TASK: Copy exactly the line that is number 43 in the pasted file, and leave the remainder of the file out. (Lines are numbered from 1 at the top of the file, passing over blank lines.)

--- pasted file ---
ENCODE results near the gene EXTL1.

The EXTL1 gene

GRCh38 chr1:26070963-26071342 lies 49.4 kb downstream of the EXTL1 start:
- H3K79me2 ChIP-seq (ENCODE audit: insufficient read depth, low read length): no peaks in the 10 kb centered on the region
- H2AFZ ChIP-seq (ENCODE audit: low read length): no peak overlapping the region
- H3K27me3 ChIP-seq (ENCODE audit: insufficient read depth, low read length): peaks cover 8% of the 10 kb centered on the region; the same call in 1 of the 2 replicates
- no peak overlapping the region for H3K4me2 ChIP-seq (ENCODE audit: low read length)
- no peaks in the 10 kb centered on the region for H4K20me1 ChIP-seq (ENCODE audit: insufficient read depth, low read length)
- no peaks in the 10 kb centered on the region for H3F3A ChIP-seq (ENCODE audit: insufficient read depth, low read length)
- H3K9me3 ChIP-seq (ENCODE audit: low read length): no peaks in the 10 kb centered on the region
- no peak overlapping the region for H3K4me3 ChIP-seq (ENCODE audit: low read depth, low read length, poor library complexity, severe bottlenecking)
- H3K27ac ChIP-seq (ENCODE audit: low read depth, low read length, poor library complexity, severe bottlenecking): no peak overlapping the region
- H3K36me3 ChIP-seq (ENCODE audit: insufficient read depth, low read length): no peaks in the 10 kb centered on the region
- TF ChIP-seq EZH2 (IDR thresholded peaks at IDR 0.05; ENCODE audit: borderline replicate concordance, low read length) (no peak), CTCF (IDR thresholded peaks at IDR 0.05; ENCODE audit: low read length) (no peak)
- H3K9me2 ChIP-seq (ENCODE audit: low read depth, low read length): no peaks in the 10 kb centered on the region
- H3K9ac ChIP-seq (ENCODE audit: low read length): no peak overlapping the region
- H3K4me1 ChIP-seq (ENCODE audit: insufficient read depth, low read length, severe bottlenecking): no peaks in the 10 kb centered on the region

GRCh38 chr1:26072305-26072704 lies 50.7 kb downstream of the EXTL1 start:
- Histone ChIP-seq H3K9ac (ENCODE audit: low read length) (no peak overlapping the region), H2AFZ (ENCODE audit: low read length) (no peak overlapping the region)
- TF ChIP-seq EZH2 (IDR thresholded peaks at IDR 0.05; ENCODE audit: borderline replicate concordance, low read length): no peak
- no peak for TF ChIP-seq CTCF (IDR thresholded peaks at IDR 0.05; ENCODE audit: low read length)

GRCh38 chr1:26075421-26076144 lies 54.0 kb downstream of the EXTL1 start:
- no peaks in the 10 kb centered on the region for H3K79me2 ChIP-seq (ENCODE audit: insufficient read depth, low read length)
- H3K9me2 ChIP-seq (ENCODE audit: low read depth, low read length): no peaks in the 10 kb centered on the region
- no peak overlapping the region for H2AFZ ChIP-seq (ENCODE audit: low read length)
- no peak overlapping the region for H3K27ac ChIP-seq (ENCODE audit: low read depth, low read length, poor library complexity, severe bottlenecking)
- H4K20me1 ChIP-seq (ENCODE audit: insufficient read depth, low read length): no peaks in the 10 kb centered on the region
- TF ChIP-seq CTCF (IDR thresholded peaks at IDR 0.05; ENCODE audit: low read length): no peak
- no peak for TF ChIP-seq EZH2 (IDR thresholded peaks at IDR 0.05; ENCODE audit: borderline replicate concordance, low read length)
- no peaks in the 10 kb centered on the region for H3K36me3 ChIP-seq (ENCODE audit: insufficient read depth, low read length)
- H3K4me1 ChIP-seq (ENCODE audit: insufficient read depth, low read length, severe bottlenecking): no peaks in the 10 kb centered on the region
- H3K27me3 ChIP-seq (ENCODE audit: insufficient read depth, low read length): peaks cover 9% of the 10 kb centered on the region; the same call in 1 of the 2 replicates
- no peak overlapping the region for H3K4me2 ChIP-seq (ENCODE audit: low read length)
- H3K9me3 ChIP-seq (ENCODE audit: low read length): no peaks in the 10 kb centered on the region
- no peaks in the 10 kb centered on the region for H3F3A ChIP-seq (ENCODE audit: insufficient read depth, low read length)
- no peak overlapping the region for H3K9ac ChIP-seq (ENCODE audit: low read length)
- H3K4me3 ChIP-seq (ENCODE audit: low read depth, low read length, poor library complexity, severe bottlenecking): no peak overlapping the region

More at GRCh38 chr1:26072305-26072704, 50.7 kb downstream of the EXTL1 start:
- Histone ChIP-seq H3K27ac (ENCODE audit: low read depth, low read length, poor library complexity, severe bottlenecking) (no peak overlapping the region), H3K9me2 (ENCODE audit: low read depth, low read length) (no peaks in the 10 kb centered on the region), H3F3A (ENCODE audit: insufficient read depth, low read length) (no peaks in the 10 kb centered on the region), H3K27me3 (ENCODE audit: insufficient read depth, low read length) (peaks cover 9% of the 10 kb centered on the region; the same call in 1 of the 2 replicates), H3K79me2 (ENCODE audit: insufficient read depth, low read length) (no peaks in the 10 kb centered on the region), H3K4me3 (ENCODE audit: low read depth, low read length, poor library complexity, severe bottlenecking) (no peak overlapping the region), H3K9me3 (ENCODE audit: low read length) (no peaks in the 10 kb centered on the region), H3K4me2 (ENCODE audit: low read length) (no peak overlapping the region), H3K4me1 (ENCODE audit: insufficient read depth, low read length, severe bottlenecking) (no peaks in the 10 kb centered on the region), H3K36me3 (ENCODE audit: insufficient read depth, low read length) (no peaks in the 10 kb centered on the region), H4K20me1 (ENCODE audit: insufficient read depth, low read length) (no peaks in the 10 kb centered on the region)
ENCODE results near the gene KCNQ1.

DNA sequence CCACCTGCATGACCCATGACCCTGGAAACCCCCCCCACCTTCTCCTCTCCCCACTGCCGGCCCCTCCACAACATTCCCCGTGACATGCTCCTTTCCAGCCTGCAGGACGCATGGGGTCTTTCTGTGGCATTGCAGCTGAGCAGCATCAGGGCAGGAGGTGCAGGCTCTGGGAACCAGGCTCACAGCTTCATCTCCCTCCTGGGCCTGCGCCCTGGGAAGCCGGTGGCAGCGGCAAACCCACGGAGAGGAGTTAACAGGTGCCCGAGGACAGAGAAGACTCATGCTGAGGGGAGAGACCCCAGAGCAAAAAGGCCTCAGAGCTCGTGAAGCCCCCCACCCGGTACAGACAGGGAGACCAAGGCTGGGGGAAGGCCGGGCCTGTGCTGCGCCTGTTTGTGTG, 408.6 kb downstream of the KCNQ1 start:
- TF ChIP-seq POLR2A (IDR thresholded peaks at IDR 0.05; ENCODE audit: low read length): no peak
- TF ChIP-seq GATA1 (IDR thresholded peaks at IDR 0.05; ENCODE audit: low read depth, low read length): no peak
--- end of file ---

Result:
- TF ChIP-seq GATA1 (IDR thresholded peaks at IDR 0.05; ENCODE audit: low read depth, low read length): no peak